Getting hired as an intern by the Smithsonian Archives of American Art was a welcome surprise for PSU alumnus Ross Schartel and his former art professor, S. Portico Bowman: to her knowledge, he’s the first PSU graduate to work there.

But an even bigger surprise awaited when he showed up for his first day of work: seven boxes of papers by a world-renowned artist had been delivered the day before, and his task was to help unpack, decipher, and annotate them. The artist to whom they belonged?

The late Marjorie Schick, who taught for 50 years in the PSU Art Department and for whom Schartel had worked his senior year.

Schick was known internationally for her wearable art. Schartel had helped her prepare a retrospective of her work, hosted by International Arts and Artists of Washington D.C., was exhibited at museums and galleries throughout the U.S. and Europe through 2008 and most of 2009. It also can be found in museums and private collections around the world.

He was devastated to learn of her death last fall, but elated to be given such a special task at a nationally-revered institution.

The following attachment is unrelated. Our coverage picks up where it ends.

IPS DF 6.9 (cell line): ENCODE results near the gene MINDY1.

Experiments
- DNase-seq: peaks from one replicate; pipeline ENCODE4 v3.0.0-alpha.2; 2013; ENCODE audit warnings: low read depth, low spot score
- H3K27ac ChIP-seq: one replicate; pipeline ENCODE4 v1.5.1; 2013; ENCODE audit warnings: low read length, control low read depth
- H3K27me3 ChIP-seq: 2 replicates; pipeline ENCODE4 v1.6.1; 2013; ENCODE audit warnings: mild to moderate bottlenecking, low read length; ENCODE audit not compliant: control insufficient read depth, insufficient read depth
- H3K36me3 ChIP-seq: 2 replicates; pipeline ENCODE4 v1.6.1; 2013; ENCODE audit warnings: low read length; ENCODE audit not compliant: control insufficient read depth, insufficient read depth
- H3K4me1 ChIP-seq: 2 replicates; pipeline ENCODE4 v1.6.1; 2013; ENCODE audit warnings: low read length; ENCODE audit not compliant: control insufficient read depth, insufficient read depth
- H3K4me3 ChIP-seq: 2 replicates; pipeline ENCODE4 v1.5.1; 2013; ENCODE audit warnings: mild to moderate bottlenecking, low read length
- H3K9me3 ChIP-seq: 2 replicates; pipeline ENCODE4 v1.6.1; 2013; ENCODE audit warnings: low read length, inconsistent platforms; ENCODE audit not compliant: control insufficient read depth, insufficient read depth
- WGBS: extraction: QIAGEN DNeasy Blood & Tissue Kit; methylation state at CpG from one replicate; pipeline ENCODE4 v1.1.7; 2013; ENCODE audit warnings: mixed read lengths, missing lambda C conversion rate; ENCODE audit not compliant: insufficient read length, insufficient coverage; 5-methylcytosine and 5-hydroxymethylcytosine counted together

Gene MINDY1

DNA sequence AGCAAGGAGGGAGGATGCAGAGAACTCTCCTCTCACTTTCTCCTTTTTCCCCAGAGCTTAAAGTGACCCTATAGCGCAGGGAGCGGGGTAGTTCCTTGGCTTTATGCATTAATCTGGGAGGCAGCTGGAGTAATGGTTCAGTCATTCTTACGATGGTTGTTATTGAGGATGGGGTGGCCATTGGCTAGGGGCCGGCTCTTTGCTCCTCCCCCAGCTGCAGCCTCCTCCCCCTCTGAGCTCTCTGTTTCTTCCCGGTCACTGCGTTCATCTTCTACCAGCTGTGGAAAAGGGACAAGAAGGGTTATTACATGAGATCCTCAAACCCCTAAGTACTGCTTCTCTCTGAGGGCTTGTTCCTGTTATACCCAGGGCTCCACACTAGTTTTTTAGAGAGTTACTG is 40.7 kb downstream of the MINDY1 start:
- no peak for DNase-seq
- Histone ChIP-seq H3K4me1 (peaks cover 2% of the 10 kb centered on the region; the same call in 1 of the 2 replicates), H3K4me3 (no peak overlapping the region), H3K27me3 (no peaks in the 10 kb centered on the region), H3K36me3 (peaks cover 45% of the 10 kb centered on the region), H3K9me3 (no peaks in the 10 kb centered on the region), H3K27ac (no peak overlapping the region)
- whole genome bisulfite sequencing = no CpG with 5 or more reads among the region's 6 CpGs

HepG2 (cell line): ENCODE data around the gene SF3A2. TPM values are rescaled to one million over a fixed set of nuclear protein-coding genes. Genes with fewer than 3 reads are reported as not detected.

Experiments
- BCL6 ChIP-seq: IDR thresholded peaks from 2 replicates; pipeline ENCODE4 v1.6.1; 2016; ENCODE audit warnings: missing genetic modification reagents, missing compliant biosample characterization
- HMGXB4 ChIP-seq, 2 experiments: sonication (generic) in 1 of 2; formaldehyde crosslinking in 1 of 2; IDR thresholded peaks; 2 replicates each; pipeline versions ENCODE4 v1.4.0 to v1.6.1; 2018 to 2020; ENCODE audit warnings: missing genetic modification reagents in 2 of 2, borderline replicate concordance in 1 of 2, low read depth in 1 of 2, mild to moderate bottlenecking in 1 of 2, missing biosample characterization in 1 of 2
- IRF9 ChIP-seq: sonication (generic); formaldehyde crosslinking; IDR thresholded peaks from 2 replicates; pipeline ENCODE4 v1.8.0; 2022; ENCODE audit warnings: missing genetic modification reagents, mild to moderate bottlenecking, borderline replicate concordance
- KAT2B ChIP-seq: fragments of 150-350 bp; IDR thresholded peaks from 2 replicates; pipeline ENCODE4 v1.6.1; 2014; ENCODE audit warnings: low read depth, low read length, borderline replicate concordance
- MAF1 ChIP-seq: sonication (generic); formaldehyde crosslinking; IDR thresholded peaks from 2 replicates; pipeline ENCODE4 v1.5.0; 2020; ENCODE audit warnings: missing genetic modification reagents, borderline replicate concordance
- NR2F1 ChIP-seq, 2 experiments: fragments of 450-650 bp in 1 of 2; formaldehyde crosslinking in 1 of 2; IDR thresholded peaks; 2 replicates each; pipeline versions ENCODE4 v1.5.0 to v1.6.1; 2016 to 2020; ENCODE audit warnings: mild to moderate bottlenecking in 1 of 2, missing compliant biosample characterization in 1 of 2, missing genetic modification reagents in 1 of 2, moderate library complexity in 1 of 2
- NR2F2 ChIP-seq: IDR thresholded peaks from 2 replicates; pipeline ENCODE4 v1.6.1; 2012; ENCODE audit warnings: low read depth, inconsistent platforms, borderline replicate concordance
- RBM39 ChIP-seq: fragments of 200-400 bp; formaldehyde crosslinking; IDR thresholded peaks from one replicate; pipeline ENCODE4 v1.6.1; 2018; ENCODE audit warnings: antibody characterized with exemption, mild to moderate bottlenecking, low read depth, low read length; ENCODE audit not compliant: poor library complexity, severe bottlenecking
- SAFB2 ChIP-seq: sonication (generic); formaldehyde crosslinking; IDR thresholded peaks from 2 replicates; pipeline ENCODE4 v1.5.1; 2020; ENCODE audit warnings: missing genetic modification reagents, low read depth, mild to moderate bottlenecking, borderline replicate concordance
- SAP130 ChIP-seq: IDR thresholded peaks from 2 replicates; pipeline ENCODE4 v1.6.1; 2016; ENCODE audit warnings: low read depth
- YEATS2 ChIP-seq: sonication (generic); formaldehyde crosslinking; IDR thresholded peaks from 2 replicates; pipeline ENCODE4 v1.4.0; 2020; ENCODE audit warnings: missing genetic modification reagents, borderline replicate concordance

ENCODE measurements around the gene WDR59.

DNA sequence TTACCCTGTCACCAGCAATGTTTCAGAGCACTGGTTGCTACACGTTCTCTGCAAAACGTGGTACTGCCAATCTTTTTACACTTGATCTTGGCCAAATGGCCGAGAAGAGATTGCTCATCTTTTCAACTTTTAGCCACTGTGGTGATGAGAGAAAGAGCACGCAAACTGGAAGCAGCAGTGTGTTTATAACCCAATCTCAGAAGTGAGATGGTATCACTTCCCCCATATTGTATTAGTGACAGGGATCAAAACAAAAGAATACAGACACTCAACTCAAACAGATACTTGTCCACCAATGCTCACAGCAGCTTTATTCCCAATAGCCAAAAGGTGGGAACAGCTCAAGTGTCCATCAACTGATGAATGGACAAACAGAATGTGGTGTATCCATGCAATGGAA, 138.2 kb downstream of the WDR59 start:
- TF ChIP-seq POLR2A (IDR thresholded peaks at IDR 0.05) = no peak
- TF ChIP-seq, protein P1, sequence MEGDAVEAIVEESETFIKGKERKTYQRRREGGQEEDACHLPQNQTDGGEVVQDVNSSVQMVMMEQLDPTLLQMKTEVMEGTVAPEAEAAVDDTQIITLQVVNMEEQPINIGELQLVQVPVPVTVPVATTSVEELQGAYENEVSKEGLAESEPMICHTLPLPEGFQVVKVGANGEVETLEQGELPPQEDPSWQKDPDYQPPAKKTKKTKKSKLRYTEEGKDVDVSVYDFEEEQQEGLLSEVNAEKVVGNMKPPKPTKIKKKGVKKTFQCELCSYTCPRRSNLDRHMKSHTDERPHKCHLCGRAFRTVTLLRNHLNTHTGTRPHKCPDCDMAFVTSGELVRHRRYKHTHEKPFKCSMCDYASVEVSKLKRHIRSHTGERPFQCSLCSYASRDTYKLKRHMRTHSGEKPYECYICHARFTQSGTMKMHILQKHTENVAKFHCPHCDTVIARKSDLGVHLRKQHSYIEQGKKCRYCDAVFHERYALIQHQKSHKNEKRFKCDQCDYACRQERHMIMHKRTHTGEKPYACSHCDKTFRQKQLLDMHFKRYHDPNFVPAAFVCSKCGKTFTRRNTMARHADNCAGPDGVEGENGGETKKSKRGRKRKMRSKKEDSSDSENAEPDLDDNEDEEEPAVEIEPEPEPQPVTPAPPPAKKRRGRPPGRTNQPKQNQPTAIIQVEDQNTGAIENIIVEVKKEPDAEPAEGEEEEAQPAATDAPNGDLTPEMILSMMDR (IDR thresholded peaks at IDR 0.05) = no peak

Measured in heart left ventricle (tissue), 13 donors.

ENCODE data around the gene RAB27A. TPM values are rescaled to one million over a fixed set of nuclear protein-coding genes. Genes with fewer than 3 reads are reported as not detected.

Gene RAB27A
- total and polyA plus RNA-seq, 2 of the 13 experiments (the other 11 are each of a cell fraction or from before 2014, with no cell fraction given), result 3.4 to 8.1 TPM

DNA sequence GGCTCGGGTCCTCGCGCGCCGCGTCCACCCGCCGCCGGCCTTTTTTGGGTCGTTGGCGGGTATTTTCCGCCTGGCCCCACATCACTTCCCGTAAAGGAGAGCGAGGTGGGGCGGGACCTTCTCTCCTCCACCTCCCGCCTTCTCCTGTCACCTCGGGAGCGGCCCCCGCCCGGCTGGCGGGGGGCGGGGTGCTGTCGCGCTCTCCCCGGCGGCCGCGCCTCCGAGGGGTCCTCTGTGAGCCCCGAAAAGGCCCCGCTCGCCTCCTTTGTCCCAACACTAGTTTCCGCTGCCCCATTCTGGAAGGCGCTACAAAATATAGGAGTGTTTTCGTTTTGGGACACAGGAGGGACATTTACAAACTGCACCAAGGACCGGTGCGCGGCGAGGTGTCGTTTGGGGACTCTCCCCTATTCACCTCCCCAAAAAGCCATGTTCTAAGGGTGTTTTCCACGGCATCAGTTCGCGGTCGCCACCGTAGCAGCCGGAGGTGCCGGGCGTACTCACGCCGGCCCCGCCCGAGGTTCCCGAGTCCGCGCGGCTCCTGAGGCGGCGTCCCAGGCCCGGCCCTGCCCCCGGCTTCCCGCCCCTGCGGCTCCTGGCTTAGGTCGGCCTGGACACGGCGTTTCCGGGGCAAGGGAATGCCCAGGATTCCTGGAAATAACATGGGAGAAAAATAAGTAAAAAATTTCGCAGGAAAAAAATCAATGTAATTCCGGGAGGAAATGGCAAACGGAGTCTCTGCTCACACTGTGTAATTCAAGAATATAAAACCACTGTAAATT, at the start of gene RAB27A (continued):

His connection to Schick helped when it came to identifying dates, places, and names in the documents.

“It feels very odd to go from working with Marjorie, to working on Marjorie, but I’ve kept the same level of admiration for her,” he said. “I can’t even begin to talk about how influential Marjorie is/was/will be in my work and thoughts.”

Schartel, who earned a history degree and a minor in art, previously worked at the Nelson Art Gallery in Kansas City. He said keeping in touch with faculty, including Bowman, helped him secure the job at the Smithsonian.

“It just goes to show that faculty care about students here even after they’re gone,” he said. “They stay in touch; they want to see you succeed.”